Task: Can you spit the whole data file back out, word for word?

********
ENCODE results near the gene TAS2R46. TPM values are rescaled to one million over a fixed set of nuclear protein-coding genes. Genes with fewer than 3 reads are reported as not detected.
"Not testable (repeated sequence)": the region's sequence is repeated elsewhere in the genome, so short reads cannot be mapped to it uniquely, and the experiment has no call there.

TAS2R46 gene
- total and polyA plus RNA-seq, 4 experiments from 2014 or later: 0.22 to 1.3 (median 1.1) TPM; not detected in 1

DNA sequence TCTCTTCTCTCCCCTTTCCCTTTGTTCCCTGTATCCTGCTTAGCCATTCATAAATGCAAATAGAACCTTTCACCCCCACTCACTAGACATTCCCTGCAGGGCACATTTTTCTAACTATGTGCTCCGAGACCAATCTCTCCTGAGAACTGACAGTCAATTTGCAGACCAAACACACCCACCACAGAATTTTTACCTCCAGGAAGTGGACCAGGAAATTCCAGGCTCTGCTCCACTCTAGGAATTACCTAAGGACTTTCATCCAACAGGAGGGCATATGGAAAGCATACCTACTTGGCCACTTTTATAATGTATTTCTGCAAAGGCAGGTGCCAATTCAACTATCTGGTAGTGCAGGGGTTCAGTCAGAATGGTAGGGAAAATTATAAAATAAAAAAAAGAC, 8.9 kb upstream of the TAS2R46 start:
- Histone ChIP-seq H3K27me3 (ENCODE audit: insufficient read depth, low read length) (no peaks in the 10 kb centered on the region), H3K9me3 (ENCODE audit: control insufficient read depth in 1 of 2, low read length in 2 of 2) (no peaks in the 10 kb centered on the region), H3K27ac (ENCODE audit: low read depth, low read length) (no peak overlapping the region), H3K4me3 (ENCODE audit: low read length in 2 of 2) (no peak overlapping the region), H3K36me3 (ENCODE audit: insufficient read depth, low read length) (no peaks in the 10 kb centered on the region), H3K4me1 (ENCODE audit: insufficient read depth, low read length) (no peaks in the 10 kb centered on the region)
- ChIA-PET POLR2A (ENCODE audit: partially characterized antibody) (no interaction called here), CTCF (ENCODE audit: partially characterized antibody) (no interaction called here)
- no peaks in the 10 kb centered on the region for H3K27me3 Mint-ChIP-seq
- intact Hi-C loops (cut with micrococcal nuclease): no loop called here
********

ENCODE results near the gene TAS2R46. TPM values are rescaled to one million over a fixed set of nuclear protein-coding genes. Genes with fewer than 3 reads are reported as not detected.
"Not testable (repeated sequence)": the region's sequence is repeated elsewhere in the genome, so short reads cannot be mapped to it uniquely, and the experiment has no call there.

TAS2R46 gene
- total and polyA plus RNA-seq, 4 experiments from 2014 or later: 0.22 to 1.3 (median 1.1) TPM; not detected in 1

DNA sequence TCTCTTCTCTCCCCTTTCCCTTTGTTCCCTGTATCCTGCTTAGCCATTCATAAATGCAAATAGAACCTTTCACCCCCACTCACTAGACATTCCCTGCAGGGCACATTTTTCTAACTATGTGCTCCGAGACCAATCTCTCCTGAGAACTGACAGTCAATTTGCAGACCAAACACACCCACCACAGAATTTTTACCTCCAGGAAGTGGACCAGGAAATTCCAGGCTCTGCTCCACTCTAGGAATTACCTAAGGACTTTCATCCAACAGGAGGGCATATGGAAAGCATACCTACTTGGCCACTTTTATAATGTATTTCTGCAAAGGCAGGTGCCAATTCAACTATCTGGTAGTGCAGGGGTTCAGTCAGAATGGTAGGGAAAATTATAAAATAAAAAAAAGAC, 8.9 kb upstream of the TAS2R46 start:
- Histone ChIP-seq H3K27me3 (ENCODE audit: insufficient read depth, low read length) (no peaks in the 10 kb centered on the region), H3K9me3 (ENCODE audit: control insufficient read depth in 1 of 2, low read length in 2 of 2) (no peaks in the 10 kb centered on the region), H3K27ac (ENCODE audit: low read depth, low read length) (no peak overlapping the region), H3K4me3 (ENCODE audit: low read length in 2 of 2) (no peak overlapping the region), H3K36me3 (ENCODE audit: insufficient read depth, low read length) (no peaks in the 10 kb centered on the region), H3K4me1 (ENCODE audit: insufficient read depth, low read length) (no peaks in the 10 kb centered on the region)
- ChIA-PET POLR2A (ENCODE audit: partially characterized antibody) (no interaction called here), CTCF (ENCODE audit: partially characterized antibody) (no interaction called here)
- no peaks in the 10 kb centered on the region for H3K27me3 Mint-ChIP-seq
- intact Hi-C loops (cut with micrococcal nuclease): no loop called here